Kristaps Ancāns,, Instructions on How to Learn New Synonyms Every Day, Multimedia Installation, 2020-22, Flat screen tv’s, Two benches to sit on, 5 min. (still)

Kristaps Ancāns looks at the artificiality of domestic interiors decorated with indigenous plants removed from their native contexts, which now only live as decorative objects, creating a sense of control over nature. The installation features newly commissioned videos shot in the UK, where so- called “exotic” plants bought from retail companies (which are cloned and mass-produced in nurseries), stand alongside wallpaper, tablecloths, pillows, and carpets adorned with exquisite patterns. In these patterns, indigenous nature has been translated through the colonial imagination for consumption by European audiences. Kinetic machines created by the artist inhabit the rooms, and invite us to choose between absurd tasks such as petting or scolding a butterfly (a process which in either case would injure it). The work suggests that rendered through the turning wheels of coloniality, even the environments that we create for ourselves become alien, inhospitable, and lifeless.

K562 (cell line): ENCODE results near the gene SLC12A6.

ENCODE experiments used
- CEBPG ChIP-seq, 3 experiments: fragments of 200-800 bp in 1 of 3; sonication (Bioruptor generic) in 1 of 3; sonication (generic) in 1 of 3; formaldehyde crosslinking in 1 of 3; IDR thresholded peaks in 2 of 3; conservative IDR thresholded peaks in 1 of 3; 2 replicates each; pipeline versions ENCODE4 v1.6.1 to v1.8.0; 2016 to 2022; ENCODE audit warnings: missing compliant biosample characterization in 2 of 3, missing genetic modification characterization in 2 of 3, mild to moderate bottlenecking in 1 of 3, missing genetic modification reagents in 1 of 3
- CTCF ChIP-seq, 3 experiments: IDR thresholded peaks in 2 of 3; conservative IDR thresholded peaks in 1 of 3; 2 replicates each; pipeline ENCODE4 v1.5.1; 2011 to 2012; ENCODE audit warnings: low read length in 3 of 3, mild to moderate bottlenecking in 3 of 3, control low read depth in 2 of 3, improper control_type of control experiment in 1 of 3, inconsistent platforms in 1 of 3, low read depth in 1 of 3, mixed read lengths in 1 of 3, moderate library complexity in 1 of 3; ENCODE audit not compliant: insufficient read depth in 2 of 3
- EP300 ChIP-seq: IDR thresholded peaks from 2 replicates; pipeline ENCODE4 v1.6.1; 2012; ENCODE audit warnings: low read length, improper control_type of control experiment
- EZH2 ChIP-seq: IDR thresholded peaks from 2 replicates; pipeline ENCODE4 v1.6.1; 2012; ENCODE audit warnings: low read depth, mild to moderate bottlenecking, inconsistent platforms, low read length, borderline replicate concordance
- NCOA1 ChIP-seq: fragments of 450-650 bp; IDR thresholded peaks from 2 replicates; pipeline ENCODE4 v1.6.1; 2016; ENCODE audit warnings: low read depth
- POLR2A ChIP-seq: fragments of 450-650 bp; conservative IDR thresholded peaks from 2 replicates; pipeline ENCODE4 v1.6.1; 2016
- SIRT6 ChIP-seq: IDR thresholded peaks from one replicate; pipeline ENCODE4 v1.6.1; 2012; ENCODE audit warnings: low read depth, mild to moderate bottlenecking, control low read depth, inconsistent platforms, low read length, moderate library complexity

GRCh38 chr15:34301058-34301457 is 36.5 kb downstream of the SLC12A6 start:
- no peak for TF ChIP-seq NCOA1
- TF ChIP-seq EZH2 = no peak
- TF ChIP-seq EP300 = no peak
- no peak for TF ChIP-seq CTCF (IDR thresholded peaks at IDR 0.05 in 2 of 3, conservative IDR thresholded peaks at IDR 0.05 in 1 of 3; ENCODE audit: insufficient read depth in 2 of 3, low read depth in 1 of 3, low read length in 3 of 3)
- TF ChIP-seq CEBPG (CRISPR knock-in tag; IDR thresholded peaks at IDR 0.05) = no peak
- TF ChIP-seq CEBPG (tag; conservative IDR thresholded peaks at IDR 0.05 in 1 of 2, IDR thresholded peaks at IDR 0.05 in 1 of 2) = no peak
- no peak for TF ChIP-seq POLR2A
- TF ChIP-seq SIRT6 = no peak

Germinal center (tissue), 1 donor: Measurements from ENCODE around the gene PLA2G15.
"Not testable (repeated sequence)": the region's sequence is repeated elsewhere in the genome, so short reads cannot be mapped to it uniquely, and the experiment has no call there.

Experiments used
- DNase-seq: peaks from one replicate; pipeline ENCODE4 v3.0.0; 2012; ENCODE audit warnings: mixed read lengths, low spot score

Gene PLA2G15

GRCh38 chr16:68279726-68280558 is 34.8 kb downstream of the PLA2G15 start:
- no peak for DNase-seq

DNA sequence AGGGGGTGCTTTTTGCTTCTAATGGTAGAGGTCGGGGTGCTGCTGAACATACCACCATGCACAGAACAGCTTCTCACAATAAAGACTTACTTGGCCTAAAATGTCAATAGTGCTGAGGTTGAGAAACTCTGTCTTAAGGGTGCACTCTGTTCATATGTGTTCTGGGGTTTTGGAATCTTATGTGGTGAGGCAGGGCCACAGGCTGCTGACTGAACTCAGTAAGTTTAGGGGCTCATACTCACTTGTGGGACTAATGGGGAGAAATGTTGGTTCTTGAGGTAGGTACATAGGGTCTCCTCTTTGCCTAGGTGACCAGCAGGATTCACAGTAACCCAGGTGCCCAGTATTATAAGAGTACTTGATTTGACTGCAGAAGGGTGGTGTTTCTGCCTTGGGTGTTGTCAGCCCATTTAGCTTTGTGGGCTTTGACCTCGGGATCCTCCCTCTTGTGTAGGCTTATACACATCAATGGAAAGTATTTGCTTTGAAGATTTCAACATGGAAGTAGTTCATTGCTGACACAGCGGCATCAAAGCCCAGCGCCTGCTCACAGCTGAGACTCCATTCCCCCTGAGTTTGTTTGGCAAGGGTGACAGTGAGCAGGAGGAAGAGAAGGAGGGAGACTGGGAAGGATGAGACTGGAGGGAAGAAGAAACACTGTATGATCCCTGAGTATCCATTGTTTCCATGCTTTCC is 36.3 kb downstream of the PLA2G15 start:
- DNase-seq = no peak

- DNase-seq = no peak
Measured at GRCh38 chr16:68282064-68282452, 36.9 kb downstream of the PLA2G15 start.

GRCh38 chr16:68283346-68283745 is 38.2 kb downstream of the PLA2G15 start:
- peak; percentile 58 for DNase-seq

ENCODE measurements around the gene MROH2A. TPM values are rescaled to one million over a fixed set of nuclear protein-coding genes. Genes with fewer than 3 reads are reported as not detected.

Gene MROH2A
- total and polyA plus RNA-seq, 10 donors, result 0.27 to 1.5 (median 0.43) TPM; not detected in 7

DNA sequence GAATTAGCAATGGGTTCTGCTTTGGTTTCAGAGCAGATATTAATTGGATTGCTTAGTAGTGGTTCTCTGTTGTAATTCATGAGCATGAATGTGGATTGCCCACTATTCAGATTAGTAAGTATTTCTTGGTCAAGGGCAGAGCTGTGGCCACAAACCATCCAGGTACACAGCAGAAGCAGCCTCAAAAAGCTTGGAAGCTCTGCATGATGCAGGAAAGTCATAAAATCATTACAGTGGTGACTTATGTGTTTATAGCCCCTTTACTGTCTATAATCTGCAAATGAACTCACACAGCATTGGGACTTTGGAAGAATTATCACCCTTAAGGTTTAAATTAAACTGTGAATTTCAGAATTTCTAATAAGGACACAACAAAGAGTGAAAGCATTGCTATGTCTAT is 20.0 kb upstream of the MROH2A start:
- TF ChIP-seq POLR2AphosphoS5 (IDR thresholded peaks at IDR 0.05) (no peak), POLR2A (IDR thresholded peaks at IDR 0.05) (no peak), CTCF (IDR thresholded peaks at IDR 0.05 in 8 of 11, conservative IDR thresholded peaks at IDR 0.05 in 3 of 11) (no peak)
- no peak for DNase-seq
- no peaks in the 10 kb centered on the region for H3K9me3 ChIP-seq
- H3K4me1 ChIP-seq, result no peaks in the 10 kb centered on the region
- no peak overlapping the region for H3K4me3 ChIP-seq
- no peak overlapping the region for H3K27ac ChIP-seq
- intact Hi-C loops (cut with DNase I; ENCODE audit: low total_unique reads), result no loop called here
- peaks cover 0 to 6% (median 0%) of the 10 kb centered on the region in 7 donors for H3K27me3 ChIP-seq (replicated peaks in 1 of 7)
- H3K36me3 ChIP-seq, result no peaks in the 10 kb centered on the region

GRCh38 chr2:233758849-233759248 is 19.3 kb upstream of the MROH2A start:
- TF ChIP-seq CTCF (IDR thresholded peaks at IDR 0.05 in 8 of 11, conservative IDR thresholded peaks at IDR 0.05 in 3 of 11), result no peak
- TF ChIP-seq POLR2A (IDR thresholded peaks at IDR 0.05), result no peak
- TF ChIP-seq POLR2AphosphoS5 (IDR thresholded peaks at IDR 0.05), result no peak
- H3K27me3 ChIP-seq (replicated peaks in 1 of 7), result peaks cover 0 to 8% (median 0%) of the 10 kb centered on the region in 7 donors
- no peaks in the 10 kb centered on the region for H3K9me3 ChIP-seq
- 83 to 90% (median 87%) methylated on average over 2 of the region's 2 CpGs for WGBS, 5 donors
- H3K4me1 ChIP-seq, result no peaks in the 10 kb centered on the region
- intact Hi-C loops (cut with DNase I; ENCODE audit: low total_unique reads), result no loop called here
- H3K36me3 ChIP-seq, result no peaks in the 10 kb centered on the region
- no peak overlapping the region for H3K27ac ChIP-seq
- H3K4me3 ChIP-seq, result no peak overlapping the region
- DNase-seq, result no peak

Joiri Minaya, The Cloaking Series, 2019-21, Photograph, 36 x 24 in

Joiri Minaya’s work addresses colonial encounters in the Americas through the lens of plants. Her practice involves carefully researching the history of botanicals, their restorative healing properties, and their poisonous capabilities as sites of resistance from colonial rule. She designs botanical patterns and prints them as fabrics, covering various statues representative of colonizers, obscuring their bodies as a reflection of how histories have been shrouded and distorted. Her decolonial practice elevates plants as they assume the shape and form of the “monuments” - gesturing towards nature’s reclamation of her lands. In particular, Minaya explores the role of Hippomane mancinella, or the manchineel tree, native to the Americas and often referred to as the most lethal tree in the world.